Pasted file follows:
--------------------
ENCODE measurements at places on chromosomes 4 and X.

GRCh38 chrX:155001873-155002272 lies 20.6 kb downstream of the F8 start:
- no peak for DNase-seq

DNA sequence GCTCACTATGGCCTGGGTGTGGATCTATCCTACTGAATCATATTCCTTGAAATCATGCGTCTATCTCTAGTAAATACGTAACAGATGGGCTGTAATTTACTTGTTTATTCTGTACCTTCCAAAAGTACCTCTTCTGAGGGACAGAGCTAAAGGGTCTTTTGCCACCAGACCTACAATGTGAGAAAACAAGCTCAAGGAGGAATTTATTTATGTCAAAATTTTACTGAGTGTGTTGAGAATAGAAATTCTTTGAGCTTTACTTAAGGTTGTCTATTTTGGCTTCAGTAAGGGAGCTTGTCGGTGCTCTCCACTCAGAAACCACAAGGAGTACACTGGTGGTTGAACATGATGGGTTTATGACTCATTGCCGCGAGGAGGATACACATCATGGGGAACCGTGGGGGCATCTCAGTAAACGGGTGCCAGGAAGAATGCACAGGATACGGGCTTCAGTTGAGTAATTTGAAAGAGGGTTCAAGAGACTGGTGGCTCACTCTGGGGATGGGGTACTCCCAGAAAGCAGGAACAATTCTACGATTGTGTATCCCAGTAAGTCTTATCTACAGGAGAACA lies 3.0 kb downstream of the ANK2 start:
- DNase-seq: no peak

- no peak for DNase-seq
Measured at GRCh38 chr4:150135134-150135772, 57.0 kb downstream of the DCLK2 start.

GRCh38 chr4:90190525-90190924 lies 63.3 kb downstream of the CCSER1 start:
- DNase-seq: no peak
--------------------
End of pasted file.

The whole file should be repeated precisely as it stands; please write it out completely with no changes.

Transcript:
ENCODE measurements at places on chromosomes 4 and X.

GRCh38 chrX:155001873-155002272 lies 20.6 kb downstream of the F8 start:
- no peak for DNase-seq

DNA sequence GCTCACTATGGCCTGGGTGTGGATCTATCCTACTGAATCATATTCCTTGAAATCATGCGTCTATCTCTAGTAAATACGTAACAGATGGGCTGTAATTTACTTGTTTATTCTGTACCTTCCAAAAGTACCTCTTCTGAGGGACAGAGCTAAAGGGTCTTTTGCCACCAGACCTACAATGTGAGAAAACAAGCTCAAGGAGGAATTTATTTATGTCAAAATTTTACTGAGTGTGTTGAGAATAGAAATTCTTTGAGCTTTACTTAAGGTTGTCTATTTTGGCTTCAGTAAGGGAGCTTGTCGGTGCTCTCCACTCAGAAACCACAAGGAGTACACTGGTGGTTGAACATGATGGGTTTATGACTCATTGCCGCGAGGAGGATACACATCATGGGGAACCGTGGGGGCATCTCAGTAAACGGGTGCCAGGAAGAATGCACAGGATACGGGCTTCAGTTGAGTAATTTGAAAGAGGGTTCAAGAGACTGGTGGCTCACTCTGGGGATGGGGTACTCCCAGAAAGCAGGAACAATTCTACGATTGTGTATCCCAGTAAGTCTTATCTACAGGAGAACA lies 3.0 kb downstream of the ANK2 start:
- DNase-seq: no peak

- no peak for DNase-seq
Measured at GRCh38 chr4:150135134-150135772, 57.0 kb downstream of the DCLK2 start.

GRCh38 chr4:90190525-90190924 lies 63.3 kb downstream of the CCSER1 start:
- DNase-seq: no peak